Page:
Pancho Gusto is a gentle person. He’s an older man, probably fifties or early sixties. There is a weight of something like guilt in his lovely green eyes – a physical feature he’s unable to explain since both of his parents were full-blooded Mexican. Pancho is a war veteran. Which war, I can’t quite remember – I want to say Vietnam. He walks with a slight limp from a bullet that is still embedded in his leg.
I met Pancho in 2008. It was a chilly winter day in Orange County, so probably about 68 degrees. I had just walked out of Berean Christian Bookstore in Fullerton, having purchased a jewelry box for a friend’s birthday. Pancho asked me if I had some change so he could get some food. Being that I rarely had cash on hand at the time, I told him I didn’t, but I’d be happy to go with him and buy him a meal nearby.
His jade-colored eyes widened in surprise and while he didn’t seem to step back, it was as though his bewilderment at my offer knocked him backwards a few notches. He very quickly said he’d walk over and meet me so I wouldn’t feel uncomfortable with him in my car. I offered to just walk with him. We crossed the parking lot, talking the entire time. Pancho told me that he’s had a bullet in his leg since the war, that he didn’t want to shoot anyone but others were shooting at him. Memories of the war seemed to weigh heavy on him still.
Yet he spoke of God with reverence and love.
When we got to El Pollo Loco, he quickly told me what he likes (beans and rice, and lots of it) and went to sit outside. I only realize now that he might’ve felt embarrassed or ashamed and didn’t want to sit with the general public in the restaurant. He was probably considering me as well… and this makes me feel kind of sad. This is such a kind man, and there are very few people who will be blessed to know.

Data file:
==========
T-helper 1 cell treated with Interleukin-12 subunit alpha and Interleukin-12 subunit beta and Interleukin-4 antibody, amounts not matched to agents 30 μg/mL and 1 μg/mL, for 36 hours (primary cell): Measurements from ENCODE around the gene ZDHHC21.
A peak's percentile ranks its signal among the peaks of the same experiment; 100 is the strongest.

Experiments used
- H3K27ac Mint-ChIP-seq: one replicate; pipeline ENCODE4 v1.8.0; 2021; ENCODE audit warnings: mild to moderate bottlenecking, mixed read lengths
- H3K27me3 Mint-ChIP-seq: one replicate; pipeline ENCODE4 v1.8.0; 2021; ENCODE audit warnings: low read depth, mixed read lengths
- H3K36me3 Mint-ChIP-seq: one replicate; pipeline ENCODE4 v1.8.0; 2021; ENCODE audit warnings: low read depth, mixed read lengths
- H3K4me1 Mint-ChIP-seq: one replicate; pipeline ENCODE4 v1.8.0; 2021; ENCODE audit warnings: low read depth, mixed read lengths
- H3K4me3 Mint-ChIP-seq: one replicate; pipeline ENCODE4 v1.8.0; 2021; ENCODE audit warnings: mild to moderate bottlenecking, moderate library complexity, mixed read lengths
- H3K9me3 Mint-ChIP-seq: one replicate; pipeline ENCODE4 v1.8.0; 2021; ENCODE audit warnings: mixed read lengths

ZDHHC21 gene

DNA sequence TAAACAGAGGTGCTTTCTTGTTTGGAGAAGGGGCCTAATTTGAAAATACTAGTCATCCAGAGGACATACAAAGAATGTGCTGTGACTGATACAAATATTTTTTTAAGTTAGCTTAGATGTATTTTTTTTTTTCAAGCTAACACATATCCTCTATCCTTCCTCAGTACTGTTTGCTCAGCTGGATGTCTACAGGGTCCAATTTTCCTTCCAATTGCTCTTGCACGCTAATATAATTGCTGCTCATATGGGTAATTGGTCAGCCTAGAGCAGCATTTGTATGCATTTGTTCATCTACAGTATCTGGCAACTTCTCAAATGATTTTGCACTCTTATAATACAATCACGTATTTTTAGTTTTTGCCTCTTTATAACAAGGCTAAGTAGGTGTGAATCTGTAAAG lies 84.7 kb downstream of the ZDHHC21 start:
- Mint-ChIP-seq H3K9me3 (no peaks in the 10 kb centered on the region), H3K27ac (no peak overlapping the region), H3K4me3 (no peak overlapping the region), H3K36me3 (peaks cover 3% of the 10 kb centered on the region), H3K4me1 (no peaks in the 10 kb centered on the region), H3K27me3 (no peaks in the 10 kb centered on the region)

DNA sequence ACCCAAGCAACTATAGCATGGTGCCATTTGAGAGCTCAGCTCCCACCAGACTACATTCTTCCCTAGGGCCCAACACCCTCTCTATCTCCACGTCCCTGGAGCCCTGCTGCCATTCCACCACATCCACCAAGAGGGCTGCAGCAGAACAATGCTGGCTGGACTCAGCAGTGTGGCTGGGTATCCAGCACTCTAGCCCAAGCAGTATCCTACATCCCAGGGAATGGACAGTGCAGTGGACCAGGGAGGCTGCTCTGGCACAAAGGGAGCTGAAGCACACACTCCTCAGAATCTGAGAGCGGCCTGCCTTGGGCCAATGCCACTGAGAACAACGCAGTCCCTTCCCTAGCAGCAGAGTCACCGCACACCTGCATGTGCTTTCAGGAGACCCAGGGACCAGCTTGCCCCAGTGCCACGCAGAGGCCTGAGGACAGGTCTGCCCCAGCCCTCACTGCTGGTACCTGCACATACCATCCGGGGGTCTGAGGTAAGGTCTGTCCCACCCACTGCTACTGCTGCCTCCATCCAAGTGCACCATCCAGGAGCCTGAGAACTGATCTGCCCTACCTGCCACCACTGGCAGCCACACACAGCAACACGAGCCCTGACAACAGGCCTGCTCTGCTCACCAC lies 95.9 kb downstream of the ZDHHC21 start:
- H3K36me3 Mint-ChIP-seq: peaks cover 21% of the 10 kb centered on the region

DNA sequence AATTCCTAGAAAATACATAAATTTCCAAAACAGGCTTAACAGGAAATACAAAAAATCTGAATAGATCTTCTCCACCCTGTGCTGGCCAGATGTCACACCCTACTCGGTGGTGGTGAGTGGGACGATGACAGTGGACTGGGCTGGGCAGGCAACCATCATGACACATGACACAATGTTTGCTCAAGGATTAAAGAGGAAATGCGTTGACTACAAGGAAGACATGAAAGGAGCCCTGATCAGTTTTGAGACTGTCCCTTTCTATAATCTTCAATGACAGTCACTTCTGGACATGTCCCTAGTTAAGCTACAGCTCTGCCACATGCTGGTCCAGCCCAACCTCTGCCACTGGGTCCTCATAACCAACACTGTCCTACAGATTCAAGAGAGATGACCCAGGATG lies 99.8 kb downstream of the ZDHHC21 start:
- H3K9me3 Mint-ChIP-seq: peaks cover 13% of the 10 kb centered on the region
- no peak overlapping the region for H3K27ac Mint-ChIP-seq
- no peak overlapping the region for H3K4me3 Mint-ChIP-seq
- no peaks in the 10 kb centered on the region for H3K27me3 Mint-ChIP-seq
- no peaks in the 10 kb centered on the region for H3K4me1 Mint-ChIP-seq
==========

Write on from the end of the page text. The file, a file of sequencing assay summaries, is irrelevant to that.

I ordered and paid for his meal (a chicken burrito with a side of rice and beans and a soda) and went outside to give it to him. I asked if I could pray for him. He said, “yes,” and we bowed and prayed together. I then went back to my dorm and my cafeteria food.
I’ve been thinking about Pancho for about a week or so now. He started coming to mind recently, and I don’t know why. I hope he is doing well and is alive and healthy, but I have no way of knowing, especially now being 1000 miles away from the place where we first met. At this point, I suppose all I can do is pray and have faith that God has Pancho in His grasp, and that grasp is firm. I wish I could see this nice man again and share a meal of burritos and rice and beans.
Who knows… maybe Pancho will make it to the Northwest at some point. Or maybe I’ll run into him again when I’m visiting the place I once called home. Or maybe we’ll have burritos in heaven.
Please pray for my friend if he comes to mind. Pancho Gusto is a good amicable man who loved good food. This is how I will always remember him.